“[Both my] mental and physical state was affected because of those two things happening so close to each other”, she said. These traumatic events were the trigger for Vika deciding to leave the country entirely.

Images above: Marta Holod, Marta’s apartment building after being bombed


Marta Holod, a well-known hat designer in Ukraine, had her own fashion boutique in Kyiv. President Volodmyr Zelenskyy once wore one of her hats. She described the moment the reality of the war sunk in:

“The moment it sunk in and really grabbed hold of my soul was when a rocket hit the house where my parents were living. People were running out of the building and there was panic, water was pouring down from the top floor.

“That was when I promised to myself that, as Putin had attacked Kharkiv, then he would need to die.”

Marta’s first impression of Chiswick was of the cherry blossoms in Staveley Rd, images which Mat and Anna sent her by Whatsapp.

“I wrote that it was very beautiful and I wished all people could live in such safe cities,” she said, “They asked how I was, I said ‘I’m fine, yesterday a bomb hit our building’. They were shocked to see this and wondered how I was able to stay calm. It’s very strange how people eventually get used to even such terrible things.”

Marta is continuing her fashion work in London and said she is “so grateful” for the hospitality of Mat and his family. She has re-launched her hat business here in the UK and has just relaunched her website ahead of her show at London fashion week on Saturday.

Image above: Bohdan


Ten-year-old Bohdan, who now lives Chiswick with his mum and sister, described his family’s journey out of Ukraine as “very sad” because nobody wanted to leave and they did not know where they would end up.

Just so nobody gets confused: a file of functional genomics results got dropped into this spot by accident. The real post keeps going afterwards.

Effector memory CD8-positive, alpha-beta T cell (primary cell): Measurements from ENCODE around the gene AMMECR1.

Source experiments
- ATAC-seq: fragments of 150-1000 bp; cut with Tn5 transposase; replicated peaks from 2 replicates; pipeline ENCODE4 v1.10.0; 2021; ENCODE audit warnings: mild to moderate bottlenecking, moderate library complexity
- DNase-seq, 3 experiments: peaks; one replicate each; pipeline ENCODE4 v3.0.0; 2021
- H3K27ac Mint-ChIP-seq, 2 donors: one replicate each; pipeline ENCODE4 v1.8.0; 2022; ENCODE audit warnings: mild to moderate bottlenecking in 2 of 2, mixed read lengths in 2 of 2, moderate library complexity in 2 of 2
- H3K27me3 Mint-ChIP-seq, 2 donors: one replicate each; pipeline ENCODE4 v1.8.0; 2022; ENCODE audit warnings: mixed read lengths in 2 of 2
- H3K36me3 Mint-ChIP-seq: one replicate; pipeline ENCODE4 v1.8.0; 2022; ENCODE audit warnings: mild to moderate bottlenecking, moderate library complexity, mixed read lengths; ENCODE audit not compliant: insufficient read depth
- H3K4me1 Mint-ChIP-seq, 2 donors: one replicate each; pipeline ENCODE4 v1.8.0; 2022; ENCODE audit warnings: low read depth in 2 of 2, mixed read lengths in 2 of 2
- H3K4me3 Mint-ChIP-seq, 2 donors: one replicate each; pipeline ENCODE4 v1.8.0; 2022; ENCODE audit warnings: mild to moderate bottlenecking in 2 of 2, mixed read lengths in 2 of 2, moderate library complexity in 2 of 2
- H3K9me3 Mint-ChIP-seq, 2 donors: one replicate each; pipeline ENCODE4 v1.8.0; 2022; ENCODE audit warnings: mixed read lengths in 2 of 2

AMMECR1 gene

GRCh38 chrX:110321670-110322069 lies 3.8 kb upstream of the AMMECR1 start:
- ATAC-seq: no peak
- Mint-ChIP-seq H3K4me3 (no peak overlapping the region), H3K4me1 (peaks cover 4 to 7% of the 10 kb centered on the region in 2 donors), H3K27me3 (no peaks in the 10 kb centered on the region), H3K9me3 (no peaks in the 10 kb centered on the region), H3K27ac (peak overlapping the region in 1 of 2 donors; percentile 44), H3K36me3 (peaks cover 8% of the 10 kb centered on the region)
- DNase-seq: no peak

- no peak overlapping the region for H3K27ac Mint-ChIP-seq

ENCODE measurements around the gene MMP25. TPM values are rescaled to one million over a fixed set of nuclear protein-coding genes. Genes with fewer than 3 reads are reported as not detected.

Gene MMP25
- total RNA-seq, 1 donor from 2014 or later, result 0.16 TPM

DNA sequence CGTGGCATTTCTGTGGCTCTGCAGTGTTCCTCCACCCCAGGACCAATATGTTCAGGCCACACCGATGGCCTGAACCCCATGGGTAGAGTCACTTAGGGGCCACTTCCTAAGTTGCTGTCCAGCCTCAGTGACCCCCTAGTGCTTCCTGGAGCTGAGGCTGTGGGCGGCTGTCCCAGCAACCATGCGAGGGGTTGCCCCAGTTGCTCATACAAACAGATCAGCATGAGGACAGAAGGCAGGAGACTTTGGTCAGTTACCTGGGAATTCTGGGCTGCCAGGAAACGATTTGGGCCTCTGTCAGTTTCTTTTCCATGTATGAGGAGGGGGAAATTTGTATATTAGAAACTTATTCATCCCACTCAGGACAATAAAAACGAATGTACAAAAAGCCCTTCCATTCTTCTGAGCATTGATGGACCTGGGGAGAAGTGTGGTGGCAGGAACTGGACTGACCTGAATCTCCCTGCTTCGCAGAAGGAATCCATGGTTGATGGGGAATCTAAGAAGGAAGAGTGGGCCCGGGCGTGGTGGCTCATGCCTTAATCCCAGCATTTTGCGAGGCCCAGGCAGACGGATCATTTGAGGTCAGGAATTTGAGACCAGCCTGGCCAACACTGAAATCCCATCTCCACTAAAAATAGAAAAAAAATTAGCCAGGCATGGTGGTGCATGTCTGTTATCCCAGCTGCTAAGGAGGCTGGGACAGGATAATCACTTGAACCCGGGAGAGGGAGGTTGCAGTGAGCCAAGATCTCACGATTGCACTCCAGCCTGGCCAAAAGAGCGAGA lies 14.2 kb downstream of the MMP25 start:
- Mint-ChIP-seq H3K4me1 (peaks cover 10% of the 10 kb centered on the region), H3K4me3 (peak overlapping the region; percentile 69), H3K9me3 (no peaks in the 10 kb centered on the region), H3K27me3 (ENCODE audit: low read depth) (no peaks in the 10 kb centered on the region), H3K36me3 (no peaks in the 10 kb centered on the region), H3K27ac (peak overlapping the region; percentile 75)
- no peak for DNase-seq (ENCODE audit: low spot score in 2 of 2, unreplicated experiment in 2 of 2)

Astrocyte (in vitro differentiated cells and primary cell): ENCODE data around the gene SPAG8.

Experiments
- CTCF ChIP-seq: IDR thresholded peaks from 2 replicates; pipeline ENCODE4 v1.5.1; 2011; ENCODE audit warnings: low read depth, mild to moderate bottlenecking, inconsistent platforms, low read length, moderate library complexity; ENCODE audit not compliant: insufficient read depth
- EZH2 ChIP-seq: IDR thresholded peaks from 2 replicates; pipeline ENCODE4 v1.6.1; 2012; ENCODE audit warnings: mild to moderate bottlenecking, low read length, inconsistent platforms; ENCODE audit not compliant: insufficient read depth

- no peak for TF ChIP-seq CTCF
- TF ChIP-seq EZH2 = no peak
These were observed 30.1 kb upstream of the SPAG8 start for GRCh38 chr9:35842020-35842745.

“We set out travelling with my whole family together, me, mum, my dad, my sister, and my grandmother. But we couldn’t all travel together because my dad wasn’t allowed to leave, right? So my dad and my grandmother took a bus to the Carpathian Mountains, she didn’t want to leave him behind.”

Bohdan, his mother Sasha and his sister then drove for ten days to Poland, sleeping each night in the car, snatching aout 20 minutes at a time. They ran out of petrol, food and phone charge but were offered free supplies at a petrol station on their journey.

The family then had the stressful experience of moving between three sponsors, having to drive another 300km across Poland and then eventually make the journey to the UK. Though, Bohdan says, the end result has been positive because he is making lots of friends in school and enjoys the food London has to offer.

“I really like live here. It’s really good school and really good eats” Bohdan said. He has found integrating into school in London easy and he has been able to make close friends his short time here.

“Alex is my favourite friend here. Like Malakai, he speak Ukrainian also like me… I have more friends like Roxy, Saeed and more!”

You can watch their Vika, Marta and Bohdan’s interviews in their entirety here on Youtube: